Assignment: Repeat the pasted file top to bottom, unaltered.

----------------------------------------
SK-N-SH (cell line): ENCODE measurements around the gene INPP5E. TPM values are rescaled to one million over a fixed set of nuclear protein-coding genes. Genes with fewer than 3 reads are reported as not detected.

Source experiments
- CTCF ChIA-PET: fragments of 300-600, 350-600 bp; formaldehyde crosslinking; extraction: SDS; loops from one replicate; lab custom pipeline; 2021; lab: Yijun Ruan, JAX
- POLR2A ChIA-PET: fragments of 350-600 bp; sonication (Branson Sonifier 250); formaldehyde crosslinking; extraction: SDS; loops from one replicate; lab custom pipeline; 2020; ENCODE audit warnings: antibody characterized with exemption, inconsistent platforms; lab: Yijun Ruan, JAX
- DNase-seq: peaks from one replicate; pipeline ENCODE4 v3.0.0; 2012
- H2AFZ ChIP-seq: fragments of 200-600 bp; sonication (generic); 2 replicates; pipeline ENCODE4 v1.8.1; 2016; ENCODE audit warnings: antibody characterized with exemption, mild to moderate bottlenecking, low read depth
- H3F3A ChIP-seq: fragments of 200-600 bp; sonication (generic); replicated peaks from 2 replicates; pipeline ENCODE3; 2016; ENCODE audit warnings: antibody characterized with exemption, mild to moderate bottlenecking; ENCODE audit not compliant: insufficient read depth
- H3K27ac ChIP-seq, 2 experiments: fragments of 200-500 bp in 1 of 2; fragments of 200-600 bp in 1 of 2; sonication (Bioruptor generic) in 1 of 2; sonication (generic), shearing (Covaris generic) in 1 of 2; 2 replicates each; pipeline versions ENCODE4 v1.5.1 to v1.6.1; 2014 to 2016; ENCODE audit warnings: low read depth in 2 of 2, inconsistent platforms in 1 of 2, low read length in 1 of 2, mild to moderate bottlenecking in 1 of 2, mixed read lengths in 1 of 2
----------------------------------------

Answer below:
SK-N-SH (cell line): ENCODE measurements around the gene INPP5E. TPM values are rescaled to one million over a fixed set of nuclear protein-coding genes. Genes with fewer than 3 reads are reported as not detected.

Source experiments
- CTCF ChIA-PET: fragments of 300-600, 350-600 bp; formaldehyde crosslinking; extraction: SDS; loops from one replicate; lab custom pipeline; 2021; lab: Yijun Ruan, JAX
- POLR2A ChIA-PET: fragments of 350-600 bp; sonication (Branson Sonifier 250); formaldehyde crosslinking; extraction: SDS; loops from one replicate; lab custom pipeline; 2020; ENCODE audit warnings: antibody characterized with exemption, inconsistent platforms; lab: Yijun Ruan, JAX
- DNase-seq: peaks from one replicate; pipeline ENCODE4 v3.0.0; 2012
- H2AFZ ChIP-seq: fragments of 200-600 bp; sonication (generic); 2 replicates; pipeline ENCODE4 v1.8.1; 2016; ENCODE audit warnings: antibody characterized with exemption, mild to moderate bottlenecking, low read depth
- H3F3A ChIP-seq: fragments of 200-600 bp; sonication (generic); replicated peaks from 2 replicates; pipeline ENCODE3; 2016; ENCODE audit warnings: antibody characterized with exemption, mild to moderate bottlenecking; ENCODE audit not compliant: insufficient read depth
- H3K27ac ChIP-seq, 2 experiments: fragments of 200-500 bp in 1 of 2; fragments of 200-600 bp in 1 of 2; sonication (Bioruptor generic) in 1 of 2; sonication (generic), shearing (Covaris generic) in 1 of 2; 2 replicates each; pipeline versions ENCODE4 v1.5.1 to v1.6.1; 2014 to 2016; ENCODE audit warnings: low read depth in 2 of 2, inconsistent platforms in 1 of 2, low read length in 1 of 2, mild to moderate bottlenecking in 1 of 2, mixed read lengths in 1 of 2